A particular technique for solving Sudoku puzzles, known as "naked pair", is explained in this easy-to-read article.

Charlie and Abi put a counter on 42. They wondered if they could visit all the other numbers on their 1-100 board, moving the counter using just these two operations: x2 and -5. What do you think?

Different combinations of the weights available allow you to make different totals. Which totals can you make?

This sudoku requires you to have "double vision" - two Sudoku's for the price of one

You have twelve weights, one of which is different from the rest. Using just 3 weighings, can you identify which weight is the odd one out, and whether it is heavier or lighter than the rest?

An irregular tetrahedron is composed of four different triangles. Can such a tetrahedron be constructed where the side lengths are 4, 5, 6, 7, 8 and 9 units of length?

A pair of Sudokus with lots in common. In fact they are the same problem but rearranged. Can you find how they relate to solve them both?

A 2 by 3 rectangle contains 8 squares and a 3 by 4 rectangle contains 20 squares. What size rectangle(s) contain(s) exactly 100 squares? Can you find them all?

This Sudoku puzzle can be solved with the help of small clue-numbers on the border lines between pairs of neighbouring squares of the grid.

Advent Calendar 2011 - a mathematical activity for each day during the run-up to Christmas.

A pair of Sudoku puzzles that together lead to a complete solution.

This pair of linked Sudokus matches letters with numbers and hides a seasonal greeting. Can you find it?

Ben passed a third of his counters to Jack, Jack passed a quarter of his counters to Emma and Emma passed a fifth of her counters to Ben. After this they all had the same number of counters.

A Latin square of order n is an array of n symbols in which each symbol occurs exactly once in each row and exactly once in each column.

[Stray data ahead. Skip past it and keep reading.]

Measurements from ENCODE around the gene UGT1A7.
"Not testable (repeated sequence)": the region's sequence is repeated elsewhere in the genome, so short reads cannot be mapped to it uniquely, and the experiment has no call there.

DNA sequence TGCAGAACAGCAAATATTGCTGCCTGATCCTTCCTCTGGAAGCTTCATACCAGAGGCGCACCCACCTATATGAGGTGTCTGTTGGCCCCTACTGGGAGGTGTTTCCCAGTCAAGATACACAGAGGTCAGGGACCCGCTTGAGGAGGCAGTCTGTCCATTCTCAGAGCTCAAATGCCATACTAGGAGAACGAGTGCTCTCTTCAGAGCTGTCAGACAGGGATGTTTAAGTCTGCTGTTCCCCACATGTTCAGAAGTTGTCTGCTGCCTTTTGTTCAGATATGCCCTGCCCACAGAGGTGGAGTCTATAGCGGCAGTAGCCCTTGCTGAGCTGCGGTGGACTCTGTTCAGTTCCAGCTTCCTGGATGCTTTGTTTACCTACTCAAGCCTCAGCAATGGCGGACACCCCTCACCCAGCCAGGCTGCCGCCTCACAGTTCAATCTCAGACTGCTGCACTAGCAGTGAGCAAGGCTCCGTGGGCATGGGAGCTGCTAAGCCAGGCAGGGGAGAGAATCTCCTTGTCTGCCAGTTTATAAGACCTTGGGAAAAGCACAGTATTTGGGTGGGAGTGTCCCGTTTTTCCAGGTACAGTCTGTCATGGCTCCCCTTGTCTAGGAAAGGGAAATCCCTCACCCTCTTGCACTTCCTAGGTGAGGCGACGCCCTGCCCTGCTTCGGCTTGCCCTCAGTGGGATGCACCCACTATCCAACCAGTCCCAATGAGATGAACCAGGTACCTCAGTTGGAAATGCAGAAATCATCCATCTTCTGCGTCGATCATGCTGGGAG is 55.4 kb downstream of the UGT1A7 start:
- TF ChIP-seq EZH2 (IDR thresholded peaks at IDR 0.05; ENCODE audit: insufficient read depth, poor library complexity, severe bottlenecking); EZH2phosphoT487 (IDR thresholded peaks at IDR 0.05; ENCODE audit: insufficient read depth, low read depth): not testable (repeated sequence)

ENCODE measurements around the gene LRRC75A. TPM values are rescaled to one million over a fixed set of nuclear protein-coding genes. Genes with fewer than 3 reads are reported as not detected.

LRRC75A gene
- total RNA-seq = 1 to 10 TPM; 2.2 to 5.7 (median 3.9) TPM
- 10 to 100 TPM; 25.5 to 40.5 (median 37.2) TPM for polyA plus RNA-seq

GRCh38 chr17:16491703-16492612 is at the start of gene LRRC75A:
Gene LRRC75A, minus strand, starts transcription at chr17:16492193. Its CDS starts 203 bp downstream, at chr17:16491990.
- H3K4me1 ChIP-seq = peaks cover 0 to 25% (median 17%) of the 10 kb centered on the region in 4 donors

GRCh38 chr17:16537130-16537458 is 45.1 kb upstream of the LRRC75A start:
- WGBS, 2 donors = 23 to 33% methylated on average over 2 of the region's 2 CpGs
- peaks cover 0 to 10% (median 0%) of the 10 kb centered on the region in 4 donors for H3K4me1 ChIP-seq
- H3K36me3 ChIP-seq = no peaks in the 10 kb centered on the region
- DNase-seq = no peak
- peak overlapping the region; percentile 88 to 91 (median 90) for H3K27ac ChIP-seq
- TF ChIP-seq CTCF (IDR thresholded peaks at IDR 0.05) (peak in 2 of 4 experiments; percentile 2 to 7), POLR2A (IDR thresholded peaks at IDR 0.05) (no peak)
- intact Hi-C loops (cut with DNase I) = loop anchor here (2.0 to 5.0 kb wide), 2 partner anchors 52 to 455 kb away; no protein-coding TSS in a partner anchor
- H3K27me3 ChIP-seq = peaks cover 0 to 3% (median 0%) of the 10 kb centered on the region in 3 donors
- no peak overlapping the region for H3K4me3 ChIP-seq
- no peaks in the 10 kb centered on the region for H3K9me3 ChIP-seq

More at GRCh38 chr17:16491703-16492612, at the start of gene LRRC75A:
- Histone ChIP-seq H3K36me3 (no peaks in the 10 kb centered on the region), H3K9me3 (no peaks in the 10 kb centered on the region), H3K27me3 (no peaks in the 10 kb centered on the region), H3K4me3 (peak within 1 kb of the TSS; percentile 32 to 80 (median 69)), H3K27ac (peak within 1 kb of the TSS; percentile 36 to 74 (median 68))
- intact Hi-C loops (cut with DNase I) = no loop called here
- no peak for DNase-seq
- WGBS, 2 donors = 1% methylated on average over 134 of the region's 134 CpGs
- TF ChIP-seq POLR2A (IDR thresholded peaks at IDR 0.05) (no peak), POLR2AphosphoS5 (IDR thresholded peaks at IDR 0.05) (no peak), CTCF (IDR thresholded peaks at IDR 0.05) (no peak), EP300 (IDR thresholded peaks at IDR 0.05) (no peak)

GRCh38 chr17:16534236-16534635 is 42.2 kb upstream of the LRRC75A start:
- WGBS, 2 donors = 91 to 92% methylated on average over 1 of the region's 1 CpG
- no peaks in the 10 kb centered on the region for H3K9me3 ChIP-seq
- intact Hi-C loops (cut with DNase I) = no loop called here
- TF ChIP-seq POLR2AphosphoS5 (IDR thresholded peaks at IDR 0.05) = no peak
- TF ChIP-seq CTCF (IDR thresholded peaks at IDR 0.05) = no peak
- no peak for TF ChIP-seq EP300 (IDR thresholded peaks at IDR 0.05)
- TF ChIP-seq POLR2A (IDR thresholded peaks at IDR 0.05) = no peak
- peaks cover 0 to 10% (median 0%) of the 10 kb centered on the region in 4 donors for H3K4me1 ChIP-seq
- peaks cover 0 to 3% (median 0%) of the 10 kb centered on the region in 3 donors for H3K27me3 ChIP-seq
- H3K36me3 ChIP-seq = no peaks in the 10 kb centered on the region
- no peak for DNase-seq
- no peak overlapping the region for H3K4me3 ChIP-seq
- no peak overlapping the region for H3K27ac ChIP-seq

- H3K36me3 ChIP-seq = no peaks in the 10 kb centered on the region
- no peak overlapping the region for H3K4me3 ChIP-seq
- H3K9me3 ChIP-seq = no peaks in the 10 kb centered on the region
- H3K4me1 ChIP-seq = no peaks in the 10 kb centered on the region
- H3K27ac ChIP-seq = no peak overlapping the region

A cinema has 100 seats. Show how it is possible to sell exactly 100 tickets and take exactly £100 if the prices are £10 for adults, 50p for pensioners and 10p for children.

Four small numbers give the clue to the contents of the four surrounding cells.

Just four procedures were used to produce a design. How was it done? Can you be systematic and elegant so that someone can follow your logic?

Explore this how this program produces the sequences it does. What are you controlling when you change the values of the variables?

Rather than using the numbers 1-9, this sudoku uses the nine different letters used to make the words "Advent Calendar".

This Sudoku, based on differences. Using the one clue number can you find the solution?

How many different symmetrical shapes can you make by shading triangles or squares?

If you take a three by three square on a 1-10 addition square and multiply the diagonally opposite numbers together, what is the difference between these products. Why?

Two sudokus in one. Challenge yourself to make the necessary connections.

In this Sudoku, there are three coloured "islands" in the 9x9 grid. Within each "island" EVERY group of nine cells that form a 3x3 square must contain the numbers 1 through 9.